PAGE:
# Conservation of Energy Block Problem

1. Oct 2, 2007

### GorgonSed

1. The problem statement, all variables and given/known data
A 3.20 kg block starts at rest and slides a distance d down a frictionless 30.0° incline, where it runs into a spring (Fig. 8-6). The block slides an additional 20.5 cm before it is brought to rest momentarily by compressing the spring, whose spring constant k is 438 N/m.

(a) What is the value of d? (I solved this, 0.38196 Meters)

(b) What is the distance between the point of first contact and the point where the block's speed is greatest? (This is the issue)

3. The attempt at a solution

(b) What is the distance between the point of first contact and the point where the block's speed is greatest?
I thought that the point where the block had the greatest speed was actually right at the point described in the question, so I tried 0, but it was incorrect. I don't even know where to start, Help Please!

2. Oct 2, 2007

### dynamicsolo

Yeah, at first glance, it seems like it ought to be the case that the greatest speed of the block is attained just as it hits the spring. But don't forget that the block is still descending as it compresses the spring. What does the function for velocity look like during this phase of the block's journey?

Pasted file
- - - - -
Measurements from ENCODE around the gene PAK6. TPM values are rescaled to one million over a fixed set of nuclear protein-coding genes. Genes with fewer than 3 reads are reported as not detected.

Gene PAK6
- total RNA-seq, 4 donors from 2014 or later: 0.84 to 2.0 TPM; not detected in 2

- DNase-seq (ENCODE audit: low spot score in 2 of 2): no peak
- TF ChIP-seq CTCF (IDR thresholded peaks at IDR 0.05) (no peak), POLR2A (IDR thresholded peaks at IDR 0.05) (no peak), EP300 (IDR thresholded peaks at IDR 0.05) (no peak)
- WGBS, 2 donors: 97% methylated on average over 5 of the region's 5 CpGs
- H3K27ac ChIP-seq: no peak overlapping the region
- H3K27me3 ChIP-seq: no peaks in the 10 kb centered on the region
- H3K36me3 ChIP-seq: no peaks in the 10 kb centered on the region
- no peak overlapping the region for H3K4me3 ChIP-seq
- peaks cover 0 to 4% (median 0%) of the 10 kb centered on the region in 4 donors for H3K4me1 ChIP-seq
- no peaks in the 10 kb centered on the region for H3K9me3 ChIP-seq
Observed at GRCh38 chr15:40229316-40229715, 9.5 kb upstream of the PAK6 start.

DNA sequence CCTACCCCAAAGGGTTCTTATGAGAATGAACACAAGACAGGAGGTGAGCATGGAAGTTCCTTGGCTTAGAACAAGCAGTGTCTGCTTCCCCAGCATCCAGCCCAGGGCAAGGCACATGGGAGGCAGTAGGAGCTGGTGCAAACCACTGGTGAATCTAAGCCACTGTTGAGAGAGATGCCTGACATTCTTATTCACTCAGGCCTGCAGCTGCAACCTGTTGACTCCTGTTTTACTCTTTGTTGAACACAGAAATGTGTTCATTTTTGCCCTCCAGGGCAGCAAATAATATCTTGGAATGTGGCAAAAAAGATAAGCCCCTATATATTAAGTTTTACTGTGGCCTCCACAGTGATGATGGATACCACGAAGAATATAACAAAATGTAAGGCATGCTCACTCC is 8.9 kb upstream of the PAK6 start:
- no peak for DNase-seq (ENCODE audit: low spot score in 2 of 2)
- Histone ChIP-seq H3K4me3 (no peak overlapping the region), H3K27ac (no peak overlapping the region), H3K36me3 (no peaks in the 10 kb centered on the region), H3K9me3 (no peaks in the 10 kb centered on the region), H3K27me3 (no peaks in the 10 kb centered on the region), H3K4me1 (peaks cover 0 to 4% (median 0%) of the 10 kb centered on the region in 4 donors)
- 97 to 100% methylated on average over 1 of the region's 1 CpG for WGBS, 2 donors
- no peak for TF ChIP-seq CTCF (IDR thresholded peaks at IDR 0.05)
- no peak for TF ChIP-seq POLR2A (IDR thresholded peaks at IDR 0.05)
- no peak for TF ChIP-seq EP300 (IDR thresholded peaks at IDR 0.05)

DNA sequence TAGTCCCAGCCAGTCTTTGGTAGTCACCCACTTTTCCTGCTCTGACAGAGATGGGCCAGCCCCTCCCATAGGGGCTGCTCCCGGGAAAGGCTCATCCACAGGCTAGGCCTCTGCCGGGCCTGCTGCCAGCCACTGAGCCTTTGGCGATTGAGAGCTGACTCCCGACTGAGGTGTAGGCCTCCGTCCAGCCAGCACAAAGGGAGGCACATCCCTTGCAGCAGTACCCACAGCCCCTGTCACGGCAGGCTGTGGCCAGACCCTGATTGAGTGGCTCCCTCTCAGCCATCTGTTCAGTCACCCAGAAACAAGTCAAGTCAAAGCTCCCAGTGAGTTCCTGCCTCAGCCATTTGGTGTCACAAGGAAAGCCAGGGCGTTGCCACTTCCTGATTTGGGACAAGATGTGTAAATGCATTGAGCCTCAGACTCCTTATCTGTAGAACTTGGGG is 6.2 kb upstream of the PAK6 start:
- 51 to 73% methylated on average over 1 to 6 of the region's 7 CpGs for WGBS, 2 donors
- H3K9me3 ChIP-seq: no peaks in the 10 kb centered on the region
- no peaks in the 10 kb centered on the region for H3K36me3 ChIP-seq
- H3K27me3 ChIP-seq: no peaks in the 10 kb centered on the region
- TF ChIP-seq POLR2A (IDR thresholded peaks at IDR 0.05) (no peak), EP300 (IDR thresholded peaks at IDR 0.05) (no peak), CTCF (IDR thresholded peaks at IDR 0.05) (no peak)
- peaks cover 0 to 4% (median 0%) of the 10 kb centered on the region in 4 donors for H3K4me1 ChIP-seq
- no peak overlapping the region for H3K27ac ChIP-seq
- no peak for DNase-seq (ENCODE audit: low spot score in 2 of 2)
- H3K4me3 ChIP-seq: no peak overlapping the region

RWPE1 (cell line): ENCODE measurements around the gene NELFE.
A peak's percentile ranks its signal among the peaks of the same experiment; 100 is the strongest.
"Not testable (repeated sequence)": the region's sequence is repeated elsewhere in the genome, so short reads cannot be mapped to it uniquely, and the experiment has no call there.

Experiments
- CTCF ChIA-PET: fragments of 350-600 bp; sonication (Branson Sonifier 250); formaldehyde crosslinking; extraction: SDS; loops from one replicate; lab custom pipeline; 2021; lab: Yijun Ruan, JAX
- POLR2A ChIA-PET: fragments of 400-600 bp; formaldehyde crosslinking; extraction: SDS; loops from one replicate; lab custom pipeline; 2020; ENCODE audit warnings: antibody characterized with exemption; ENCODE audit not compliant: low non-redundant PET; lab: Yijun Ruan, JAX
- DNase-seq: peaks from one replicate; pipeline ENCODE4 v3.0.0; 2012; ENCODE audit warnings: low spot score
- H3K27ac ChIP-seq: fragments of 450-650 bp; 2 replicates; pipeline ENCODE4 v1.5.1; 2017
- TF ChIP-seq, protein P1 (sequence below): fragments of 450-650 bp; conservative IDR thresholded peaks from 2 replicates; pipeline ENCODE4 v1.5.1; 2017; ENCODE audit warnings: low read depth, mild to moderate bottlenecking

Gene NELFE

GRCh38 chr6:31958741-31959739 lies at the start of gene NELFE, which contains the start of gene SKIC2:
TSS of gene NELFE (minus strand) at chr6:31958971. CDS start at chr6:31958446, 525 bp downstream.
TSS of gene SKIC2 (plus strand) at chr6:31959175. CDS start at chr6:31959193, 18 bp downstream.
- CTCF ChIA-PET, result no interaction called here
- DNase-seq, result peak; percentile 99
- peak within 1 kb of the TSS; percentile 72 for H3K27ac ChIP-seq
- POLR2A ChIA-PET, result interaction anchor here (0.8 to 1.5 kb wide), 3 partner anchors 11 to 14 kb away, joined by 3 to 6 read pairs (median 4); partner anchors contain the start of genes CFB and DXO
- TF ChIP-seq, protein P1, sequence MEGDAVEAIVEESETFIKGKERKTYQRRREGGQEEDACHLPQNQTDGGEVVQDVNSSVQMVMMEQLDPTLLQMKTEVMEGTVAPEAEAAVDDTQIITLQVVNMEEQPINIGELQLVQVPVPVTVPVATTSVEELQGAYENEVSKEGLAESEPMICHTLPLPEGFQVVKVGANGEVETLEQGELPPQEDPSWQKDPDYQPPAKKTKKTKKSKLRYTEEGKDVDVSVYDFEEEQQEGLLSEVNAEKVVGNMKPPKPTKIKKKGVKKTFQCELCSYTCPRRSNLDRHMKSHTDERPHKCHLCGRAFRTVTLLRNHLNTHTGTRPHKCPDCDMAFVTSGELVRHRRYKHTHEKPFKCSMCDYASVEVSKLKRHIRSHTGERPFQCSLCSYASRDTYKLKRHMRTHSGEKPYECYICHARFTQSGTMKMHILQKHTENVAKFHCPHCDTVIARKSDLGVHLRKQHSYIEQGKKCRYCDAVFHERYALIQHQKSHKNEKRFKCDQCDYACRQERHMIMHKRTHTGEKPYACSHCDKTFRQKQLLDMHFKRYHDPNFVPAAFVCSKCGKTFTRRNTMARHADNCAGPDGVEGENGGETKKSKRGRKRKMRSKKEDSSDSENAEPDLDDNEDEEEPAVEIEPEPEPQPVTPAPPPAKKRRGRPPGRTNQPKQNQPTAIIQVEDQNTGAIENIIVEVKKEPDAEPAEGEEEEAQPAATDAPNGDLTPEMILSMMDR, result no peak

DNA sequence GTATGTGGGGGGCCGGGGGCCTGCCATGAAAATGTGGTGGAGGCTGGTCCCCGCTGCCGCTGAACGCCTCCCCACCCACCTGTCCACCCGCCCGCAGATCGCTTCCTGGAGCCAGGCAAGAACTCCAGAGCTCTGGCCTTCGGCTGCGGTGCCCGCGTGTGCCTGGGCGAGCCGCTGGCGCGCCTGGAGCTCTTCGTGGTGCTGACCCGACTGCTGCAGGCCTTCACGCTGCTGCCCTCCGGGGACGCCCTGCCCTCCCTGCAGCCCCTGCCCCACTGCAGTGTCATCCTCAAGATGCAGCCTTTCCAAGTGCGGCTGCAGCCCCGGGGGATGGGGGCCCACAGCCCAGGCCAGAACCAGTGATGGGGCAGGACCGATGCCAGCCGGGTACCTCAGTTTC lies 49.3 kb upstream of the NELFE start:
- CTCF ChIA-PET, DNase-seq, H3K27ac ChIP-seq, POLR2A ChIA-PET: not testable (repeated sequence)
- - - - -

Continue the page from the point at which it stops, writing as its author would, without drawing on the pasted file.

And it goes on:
3. Oct 2, 2007

### Chi Meson

I thought so to at first, but then...

look at the distance the block moves while compressing the spring. For at least a few centimeters the net force is still down-slope, so the block will still accelerate for a while after first contacting the spring. You need to find a point where the net force is zero.

Edit: Ye beat me to the punch there.

Last edited: Oct 2, 2007
4. Oct 2, 2007

### GorgonSed

Thanks guys I got it. It did keep accelerating, I forgot to consider that. If you want to know, the answer was 3.57991 cm

5. Oct 2, 2007

### Chi Meson

I got that too, but please, sig figs please, it's 3.58 cm.

6. Oct 2, 2007

### dynamicsolo

I'll comment here that spring-on-an-incline problems are an introductory physics exam favorite. The instructor gets to throw kinetic energy and two flavors of potential energy into the same problem. And the most frequent mistake students make on this sort of problem (among those who know what should be kept track of in the analysis) is forgetting that extra bit of gravitational potential energy released from the block(-Earth system) as the spring is compressed. (That's a ProTip! -- which I overlook myself from time to time...)